After many years of observations, in the first half of the 20th century, astronomers discovered a paradoxical physical fact: the velocities of stars in spiral galaxies diverge from the Keplerian regularity of change in velocities inherent in the dynamics of planetary motion round the Sun:
As a result, there emerged a hypothesis of the existence of dark matter in spaces surrounding a galaxy. The French mathematician Henri Poincaré was the first to use the term “dark matter”, when he applied direct and reverse radicals, laying the mathematical foundations of special (STR) and general (GTR) theories of relativity, which led physicists to a hypothetical theory of the existence of “black holes.”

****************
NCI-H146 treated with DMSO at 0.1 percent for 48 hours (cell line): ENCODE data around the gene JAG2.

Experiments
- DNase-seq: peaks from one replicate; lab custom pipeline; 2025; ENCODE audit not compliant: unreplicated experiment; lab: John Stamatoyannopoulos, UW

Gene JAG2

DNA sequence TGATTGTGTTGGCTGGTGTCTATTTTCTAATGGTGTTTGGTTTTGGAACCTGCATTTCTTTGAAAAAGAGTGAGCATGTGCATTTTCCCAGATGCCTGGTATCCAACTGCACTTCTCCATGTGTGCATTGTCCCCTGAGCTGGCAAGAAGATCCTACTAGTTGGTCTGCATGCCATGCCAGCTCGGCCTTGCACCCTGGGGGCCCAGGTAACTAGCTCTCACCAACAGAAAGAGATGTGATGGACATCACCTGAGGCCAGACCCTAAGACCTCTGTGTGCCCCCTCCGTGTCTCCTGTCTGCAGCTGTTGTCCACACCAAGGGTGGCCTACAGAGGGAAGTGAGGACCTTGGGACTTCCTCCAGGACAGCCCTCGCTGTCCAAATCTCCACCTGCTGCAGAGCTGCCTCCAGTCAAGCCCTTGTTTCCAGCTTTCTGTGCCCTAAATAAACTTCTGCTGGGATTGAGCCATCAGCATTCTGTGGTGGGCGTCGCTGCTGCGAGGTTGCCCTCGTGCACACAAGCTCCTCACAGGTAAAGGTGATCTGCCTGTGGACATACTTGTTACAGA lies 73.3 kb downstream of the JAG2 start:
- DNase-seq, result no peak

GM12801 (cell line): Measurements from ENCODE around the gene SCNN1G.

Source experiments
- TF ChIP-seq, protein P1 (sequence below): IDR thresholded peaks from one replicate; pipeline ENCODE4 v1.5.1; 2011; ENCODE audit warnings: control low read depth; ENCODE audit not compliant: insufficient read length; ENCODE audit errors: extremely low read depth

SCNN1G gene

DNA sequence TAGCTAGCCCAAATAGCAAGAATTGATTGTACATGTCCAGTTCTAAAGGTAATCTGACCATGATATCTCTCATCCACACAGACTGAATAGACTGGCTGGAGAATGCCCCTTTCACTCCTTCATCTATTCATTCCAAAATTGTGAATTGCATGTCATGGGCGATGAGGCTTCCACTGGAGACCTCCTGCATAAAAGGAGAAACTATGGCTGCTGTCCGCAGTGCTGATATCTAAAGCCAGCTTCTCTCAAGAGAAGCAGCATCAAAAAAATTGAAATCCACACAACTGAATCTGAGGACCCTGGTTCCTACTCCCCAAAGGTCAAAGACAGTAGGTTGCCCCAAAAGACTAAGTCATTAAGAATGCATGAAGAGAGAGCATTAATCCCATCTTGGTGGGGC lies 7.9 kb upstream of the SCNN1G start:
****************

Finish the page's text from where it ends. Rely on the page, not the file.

Peter Higgs’ attempt to overcome this physical and mathematical uncertainty using another hypothetical theory did not lead him to the result expected. After the fact of the decay of the Higgs bosons was established during physical experiments conducted on the Large Hadron Collider (LHC), voices were heard among modern theorists of the Universe about the need to create a new physical science.
In 2016, U.S. astrophysicists Stacy McGaugh, Federico Lelli and James M. Schombert published the results of their long-term observations in the journal Physical Review Letter. Studying the motion of stars in the infrared range of radiation, they found that their radial acceleration was in substantial agreement with the gravitational acceleration, formerly believed to characterize bodies with visible mass. Proceeding from this, they argue that the spatio-temporal relations revealed are equivalent to a new law of nature. This is quite logical, if we take into account that throughout the history of physics, contradictory patterns in data, as a rule, have highlighted ways to new discoveries.